Bringing life-cycle emissions into the hydrogen assessment

A new well-to-wheel analysis uncovers challenges for hydrogen-fuelled vehicles and recommends that lifecycle emissions need to be considered alongside tailpipe emissions.

With a significant head of steam building behind the promotion of hydrogen for transport applications, a timely report by the Zemo Partnership demonstrates that the climate gains may not be as easily achieved as some of the hydrogen proponents claim. There is already a healthy debate about the merits of ‘green’ and ‘blue’ hydrogen focusing on the production of the fuel itself, but extensive modelling by Zemo looks in more detail at the evidence for in-use application for GHG mitigation potential of hydrogen, compared to battery electric transport solutions.

The new study by Zemo looks at the comparative performance of hydrogen as a fuel and recommends that UK government policy should increase its focus on well-to-wheel (WTW) greenhouse gas  emissions and overall energy efficiency performance of new fuels for transport. While much of the report looks at HGV application, it is very relevant to buses, and especially coaches.

The study argues that while hydrogen, electric and renewable fuels (produced from waste-based feedstocks) can all radically cut emissions compared with their diesel-powered counterparts, there are major variations in their effectiveness and efficiency in terms of cutting emissions depending on choices made over the full well-to-wheel life cycle.

Zemo warns that a focus solely on mitigating tailpipe emissions can risk neglecting the full impacts and the overall energy consumption of the system.

The new study looks specifically at hydrogen, extending analysis provided in its recently published Low Carbon Hydrogen Well-to-Tank Pathways Study. The latest research follows the publication of the government’s UK hydrogen strategy, and demonstrates some of the challenges associated with hydrogen.

The analysis finds that hydrogen vehicles can deliver lower carbon, and in some cases negative, well-to-wheel GHG emissions solutions within the next decade for many vehicle types, but to do this, it is essential to use low carbon hydrogen. And, regardless of how low carbon hydrogen is supplied, the production process is energy intensive and thus significantly worsens the overall WTW energy efficiency.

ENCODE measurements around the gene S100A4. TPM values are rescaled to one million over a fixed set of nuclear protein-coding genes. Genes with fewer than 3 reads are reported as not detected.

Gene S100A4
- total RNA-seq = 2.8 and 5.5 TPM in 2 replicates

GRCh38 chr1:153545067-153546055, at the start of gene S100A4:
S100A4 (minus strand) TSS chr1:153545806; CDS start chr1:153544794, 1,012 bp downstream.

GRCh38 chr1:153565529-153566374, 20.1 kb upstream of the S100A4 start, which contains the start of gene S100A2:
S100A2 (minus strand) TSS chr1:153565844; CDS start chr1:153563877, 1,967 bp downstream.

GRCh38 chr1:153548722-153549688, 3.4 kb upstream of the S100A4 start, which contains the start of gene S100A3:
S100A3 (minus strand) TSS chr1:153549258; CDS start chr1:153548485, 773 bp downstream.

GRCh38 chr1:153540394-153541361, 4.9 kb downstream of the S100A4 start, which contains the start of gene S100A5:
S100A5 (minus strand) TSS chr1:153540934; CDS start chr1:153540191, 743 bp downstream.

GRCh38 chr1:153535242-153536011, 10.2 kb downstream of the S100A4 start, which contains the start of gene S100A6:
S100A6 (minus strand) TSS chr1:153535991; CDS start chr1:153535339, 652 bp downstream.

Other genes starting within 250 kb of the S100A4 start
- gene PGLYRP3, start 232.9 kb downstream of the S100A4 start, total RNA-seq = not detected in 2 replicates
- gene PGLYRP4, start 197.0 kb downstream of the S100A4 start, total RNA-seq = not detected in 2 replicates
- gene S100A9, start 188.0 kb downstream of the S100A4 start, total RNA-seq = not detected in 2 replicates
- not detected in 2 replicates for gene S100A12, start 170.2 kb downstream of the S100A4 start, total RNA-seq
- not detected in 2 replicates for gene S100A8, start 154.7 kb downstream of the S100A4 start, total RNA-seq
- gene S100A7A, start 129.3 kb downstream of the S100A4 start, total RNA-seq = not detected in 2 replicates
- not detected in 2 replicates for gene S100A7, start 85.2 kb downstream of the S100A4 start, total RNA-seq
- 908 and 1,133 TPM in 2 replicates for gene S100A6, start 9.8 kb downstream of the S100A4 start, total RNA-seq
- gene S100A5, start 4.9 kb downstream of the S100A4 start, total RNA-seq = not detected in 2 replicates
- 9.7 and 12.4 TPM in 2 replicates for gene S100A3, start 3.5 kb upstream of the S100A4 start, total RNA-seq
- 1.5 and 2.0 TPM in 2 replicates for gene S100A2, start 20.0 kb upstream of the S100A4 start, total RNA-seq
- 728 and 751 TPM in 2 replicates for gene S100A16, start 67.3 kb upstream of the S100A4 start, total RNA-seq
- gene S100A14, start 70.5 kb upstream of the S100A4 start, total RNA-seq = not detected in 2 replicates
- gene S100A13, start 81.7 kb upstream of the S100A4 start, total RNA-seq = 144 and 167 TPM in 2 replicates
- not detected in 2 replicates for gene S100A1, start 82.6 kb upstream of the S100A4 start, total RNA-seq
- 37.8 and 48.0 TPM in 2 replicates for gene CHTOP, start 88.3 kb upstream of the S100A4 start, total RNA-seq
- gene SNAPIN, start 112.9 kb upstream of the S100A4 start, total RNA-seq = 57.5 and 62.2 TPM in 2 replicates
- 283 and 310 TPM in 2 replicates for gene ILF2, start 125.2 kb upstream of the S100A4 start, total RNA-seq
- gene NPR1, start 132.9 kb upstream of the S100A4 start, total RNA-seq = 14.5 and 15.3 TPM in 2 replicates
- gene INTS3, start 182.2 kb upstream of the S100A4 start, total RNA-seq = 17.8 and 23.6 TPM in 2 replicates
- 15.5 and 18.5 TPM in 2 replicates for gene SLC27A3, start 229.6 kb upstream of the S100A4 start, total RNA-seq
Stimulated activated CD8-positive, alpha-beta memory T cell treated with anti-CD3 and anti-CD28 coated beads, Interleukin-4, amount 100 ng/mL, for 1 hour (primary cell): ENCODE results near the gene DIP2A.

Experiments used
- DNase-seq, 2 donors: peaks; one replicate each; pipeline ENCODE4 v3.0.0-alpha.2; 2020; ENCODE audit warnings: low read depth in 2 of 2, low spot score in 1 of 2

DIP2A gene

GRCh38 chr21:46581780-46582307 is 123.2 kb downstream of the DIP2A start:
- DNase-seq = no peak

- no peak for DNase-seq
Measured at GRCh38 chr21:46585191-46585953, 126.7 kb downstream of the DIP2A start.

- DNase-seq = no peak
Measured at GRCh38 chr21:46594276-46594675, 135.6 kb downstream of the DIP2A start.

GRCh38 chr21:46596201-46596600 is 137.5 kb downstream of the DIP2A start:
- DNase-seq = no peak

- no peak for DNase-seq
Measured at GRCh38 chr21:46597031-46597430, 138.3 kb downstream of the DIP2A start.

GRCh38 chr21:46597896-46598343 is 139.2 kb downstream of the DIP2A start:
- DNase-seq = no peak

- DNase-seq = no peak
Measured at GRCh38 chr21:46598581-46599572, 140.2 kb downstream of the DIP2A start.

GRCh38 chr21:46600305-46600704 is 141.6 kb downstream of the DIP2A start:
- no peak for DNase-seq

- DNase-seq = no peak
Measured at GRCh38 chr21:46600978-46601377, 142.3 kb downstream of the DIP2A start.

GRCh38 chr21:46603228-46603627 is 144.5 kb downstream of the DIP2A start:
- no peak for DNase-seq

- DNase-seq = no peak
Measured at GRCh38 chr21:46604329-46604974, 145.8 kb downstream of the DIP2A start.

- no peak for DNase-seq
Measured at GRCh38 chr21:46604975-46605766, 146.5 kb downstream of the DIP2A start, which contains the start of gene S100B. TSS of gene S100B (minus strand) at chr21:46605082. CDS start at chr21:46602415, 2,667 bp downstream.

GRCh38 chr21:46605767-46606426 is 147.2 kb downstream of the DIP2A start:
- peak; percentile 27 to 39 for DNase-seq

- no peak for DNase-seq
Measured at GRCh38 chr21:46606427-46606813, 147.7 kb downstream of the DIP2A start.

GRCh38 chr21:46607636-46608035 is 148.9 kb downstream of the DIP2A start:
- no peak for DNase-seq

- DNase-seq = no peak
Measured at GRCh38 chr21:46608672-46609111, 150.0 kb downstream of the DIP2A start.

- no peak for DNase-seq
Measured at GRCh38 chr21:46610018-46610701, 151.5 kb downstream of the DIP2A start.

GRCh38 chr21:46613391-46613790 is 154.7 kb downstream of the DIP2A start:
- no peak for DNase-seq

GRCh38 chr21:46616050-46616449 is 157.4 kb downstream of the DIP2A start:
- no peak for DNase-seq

The research found that the well-to-wheel energy efficiency of hydrogen vehicles is lower than diesel internal combustion (IC) or battery electric vehicles and those using renewable fuels in IC engines.

In the case of HGVs powered by hydrogen fuel cells – widely mooted as a potential hydrogen solution because of the technical challenges to battery electrification, the well-to-wheel energy efficiency is four to six times worse than that for comparable battery electric vehicles. 

Zemo Partnership chief executive Andy Eastlake says: “When we look at the energy efficiency of potential pathways for hydrogen to be used in transport we see challenges. These vehicles will need to demonstrate considerable complementary benefits such as longer range, superior payload or lower operating costs to compensate for the increase in energy consumption compared with other zero emission powertrain solutions such as battery electric vehicles.”

Gloria Esposito, Zemo head of sustainability and study co-author, adds: “So called ‘green’ hydrogen (produced through electrolysis powered by renewable electricity) currently delivers the lowest WTW GHG emissions for a hydrogen vehicle. However, vehicles using ‘grey’ hydrogen made from current steam methane reformation perform worse than conventional fossil-fuelled diesel vehicles on a well-to-wheel GHG basis.”

In carrying out the research, more than 250 well-to-wheel scenarios were modelled within a 2020-2035 timeframe to assess the impact on GHG emissions and energy consumption. 

The study recommends that further feasibility work needs to be carried out to assess the potential role of hydrogen in the HGV sector, including looking at vehicle payload and capacity, range, refuelling/charging time and infrastructure.